Monday, October 12, 2009

Should You Get a CELTA or a TEFL Certificate?

If you're considering getting a certificate to start teaching English to Speakers of Other Languages (ESOL), you've probably come across the TEFL vs. CELTA debate. Which certification is better? Which courses are better? Which prepare you to teach adults ESL/EFL and which prepare you to teach children? Which certificate do employers prefer?

Unfortunately, the answers to these questions take a lot of research and then most of the answers you find are subjective. If you ask someone with a CELTA, they're likely to say CELTA is better. If you ask someone with a TEFL certificate, they're likely to say TEFL is better. This is, of course, also dependent upon the student teacher's particular experiences at their particular TESOL certification course.

When potential EFL/ESL teachers write and ask me which I recommend, I cannot give a strong recommendation about which is best. (I can recommend my particular program, as I feel it did everything it promised and more.) I can only suggest factors to consider when making the TEFL or CELTA decision. You can read more about what to consider on my main website TEFL or CELTA page.

The one thing I strongly recommend is that after you've done your research, bite the bullet and just do choose a certificate and choose a course. Don't let the "paralysis by analysis" bug keep you from moving forward.


Wednesday, September 30, 2009

Choosing the Best TESOL Certificate

A TESOL certificate is one of the quickest and easiest ways to start a career teaching English as a Second Language or English as a Foreign Language. But with so many TESOL certificate programs to choose from, how do you choose the best one?

What type of certification is right for you? TESOL, TEFL, TESL, or CELTA? On-site or online?

Visit my Finding the Best TESOL Certificate page for tips on finding the right program for you and characteristics of the best TESOL certificate programs.


Tuesday, September 29, 2009

Using a Christian-Based ESL Curriculum

Sally in the U.S. wrote this question about a Christian-based ESL curriculum. Unfortunately, she didn't give me an email address to answer her. Hopefully, she'll come back for the answer.

Sally writes:

"I will be teaching ESL to Spanish speakers through my church.
I'm excited, but nervous. I've never taught ESL.

I taught HS 20 years ago -- Media and English degrees.

I have just found your site and think it will help me. I'm open to any other
help anyone wants to offer.

We don't have a curriculum or supplies. We have thought it would be good to be able to use a biblical, Christian based, curriculum. I haven't been able to find one. Any thoughts?"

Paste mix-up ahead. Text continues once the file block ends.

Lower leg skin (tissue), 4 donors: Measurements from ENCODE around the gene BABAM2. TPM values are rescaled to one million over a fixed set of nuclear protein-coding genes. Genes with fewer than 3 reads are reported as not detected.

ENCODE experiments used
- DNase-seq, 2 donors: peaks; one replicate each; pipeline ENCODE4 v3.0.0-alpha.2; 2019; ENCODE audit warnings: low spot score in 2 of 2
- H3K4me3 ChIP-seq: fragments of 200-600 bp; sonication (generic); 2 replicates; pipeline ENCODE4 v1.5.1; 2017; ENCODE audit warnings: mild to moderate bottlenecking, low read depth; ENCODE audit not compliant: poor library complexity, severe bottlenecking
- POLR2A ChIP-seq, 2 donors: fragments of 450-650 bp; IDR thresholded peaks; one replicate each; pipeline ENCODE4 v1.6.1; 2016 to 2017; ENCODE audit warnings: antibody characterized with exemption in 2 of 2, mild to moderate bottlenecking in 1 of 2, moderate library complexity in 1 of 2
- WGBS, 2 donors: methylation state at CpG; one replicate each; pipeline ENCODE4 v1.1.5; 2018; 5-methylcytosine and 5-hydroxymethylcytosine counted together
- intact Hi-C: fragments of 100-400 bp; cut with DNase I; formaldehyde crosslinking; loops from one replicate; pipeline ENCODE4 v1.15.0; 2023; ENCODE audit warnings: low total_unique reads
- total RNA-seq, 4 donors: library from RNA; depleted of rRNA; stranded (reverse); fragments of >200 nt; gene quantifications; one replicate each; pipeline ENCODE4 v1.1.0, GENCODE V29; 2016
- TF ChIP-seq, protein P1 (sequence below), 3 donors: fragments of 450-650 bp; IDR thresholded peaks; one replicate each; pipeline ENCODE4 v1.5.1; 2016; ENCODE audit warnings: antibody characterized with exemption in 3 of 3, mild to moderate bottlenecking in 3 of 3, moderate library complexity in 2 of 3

My response:

Dear Sally,

That's great news, and you're right, teaching ESL is exciting. It seems that churches and other non-profit organizations are great places for non-English speakers to get low-cost or free English classes. And it also seems that these organizations are often expected to provide services with limited or no resources! That's a shame.

What and how you teach will depend upon (1) the English level of the students, (2) their age, and (3) their purpose in learning English.

You didn't mention the specifics of the first two items, but there are tons of free resources online to address the first two issues. It just takes time to find them. However, I want to address the third issue in more detail.

One thing that ESL/EFL teachers, especially teachers of adults, need to ask themselves is WHY are these students taking this English class.

In your case, Sally, is it to get a deeper understanding of the Bible or of their Christian beliefs? Or is it so that they can get a job or make advancements on their current jobs? Is it so that they can take care of the day-to-day tasks of living in an English-speaking country? Is it so that they can feel better about themselves and have more confidence in their English speaking abilities? Is it to gain "survival skills?" Etc.

The teacher has to put the students' needs first. While it's fine to approach a class from a particular orientation, in this case a Christian orientation, the lessons should be something that the students can use in the "real world," in their day-to-day lives. The material and topics covered should be transferable to the students' lives outside of the church.

I don't know of any Christian-based curriculum, Sally. You may be the person to create such a curriculum. I would just suggest that you find a way for students to transfer the English skills that they learn with you into their day-to-day lives.

Best of luck,


Thursday, September 3, 2009

Someone Has Stolen My ESL Blog

Yep. Some unscrupulous person has stolen all the content from this ESL blog and posted as his or her own. Amazing.